Czech Republic / USA
Antonín Kratochvíl (b. 1947) comes from Lovosice, north Bohemia, where his father had a photography studio. Since 1972 he has been working in the United States. He lives in New York and Prague. He is a founding member of the VII Photo Agency. He mostly does portraits and documentary photographs. For the latter, he has received several international prizes. In 1999 American Photo magazine ranked him amongst the top hundred photographers in the world.
At the recommendation of the photographer Vojta Dukát, he applied to, and was accepted, to attend the Gerrit Rietveld Academie in the Netherlands (graduating in 1971). He has worked for prestigious American newspapers and magazines, including Playboy, Penthouse, Vogue, Rolling Stone, Los Angeles Times Magazine, and Newsweek. In the mid-1970s he gradually began returning to Europe, to photograph life behind the Iron Curtain and, in the 1990s, the changes there after the collapse of the Communist regimes. Many of those photos were published in his Broken Dream: Twenty Years of War in Eastern Europe (1997). As a photojournalist, he has worked in war zones, documenting the genocide in Rwanda and its refugees fleeing to Zaire, as well as Bosnian and Afghani refugees, victims of the AIDS epidemic in Zimbabwe, and drug smugglers in Guatemala.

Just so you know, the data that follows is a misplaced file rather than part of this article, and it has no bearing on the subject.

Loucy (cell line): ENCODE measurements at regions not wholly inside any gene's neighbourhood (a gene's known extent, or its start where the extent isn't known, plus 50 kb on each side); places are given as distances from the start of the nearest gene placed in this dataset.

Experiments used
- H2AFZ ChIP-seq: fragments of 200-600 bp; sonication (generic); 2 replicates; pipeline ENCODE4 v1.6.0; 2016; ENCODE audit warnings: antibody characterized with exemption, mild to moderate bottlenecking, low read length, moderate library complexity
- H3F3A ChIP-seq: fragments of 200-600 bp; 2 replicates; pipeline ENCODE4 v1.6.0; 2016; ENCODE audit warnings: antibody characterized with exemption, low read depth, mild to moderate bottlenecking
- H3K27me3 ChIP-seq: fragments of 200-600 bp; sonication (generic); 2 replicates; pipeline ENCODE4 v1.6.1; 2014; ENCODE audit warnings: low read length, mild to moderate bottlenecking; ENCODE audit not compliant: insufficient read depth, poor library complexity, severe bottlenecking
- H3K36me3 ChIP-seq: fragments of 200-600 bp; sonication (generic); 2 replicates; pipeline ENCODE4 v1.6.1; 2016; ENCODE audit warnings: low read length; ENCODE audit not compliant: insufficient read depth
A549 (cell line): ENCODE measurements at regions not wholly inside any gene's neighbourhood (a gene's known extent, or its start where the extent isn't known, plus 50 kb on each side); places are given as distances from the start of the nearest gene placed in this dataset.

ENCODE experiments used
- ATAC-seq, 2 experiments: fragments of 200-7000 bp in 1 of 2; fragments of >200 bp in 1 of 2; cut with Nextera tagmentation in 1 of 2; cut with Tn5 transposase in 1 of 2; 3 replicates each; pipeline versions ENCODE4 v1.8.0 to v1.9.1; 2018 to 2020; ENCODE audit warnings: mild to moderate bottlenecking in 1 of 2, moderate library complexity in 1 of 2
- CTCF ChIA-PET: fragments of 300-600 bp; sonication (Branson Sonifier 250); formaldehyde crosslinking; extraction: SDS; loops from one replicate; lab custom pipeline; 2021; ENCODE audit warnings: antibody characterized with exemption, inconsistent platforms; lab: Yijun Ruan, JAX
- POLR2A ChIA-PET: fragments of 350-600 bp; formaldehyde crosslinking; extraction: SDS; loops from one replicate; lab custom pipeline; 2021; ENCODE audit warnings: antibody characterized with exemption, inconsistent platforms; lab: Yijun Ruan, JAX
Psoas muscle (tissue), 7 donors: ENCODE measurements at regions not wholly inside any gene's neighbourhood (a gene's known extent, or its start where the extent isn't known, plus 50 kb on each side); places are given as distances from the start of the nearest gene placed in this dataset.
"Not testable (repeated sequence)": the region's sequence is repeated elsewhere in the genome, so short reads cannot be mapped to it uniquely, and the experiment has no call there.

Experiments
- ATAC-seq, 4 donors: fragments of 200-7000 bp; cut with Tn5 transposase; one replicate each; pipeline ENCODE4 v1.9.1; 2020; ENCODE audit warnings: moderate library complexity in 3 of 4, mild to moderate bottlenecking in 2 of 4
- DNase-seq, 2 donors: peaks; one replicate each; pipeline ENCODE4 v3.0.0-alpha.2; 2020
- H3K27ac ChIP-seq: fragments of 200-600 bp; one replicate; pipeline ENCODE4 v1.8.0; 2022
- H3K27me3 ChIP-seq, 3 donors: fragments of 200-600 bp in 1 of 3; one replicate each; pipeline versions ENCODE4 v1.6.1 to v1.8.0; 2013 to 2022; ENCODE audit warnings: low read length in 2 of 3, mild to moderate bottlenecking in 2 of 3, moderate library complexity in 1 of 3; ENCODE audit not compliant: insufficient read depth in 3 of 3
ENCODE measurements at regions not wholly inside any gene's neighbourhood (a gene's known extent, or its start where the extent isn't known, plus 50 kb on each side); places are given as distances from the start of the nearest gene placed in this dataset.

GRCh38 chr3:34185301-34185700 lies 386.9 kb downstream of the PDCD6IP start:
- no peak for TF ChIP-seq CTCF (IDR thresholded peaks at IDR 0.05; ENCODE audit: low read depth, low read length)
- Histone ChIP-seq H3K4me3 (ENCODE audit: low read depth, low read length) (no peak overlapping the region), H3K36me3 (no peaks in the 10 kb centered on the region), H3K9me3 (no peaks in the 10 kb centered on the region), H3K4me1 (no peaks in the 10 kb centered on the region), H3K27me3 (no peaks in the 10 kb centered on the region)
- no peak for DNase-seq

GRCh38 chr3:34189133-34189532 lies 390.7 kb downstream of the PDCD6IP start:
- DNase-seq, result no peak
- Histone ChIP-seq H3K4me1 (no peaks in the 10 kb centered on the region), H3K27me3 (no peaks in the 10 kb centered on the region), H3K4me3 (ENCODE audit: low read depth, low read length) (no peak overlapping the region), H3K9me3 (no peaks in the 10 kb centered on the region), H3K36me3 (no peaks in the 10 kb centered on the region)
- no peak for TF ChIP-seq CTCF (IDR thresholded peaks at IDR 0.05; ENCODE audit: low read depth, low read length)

He has received many awards for his documentary photographs, including three prizes in the World Press Photo competition. He has published a number of books of his own and contributed to many others.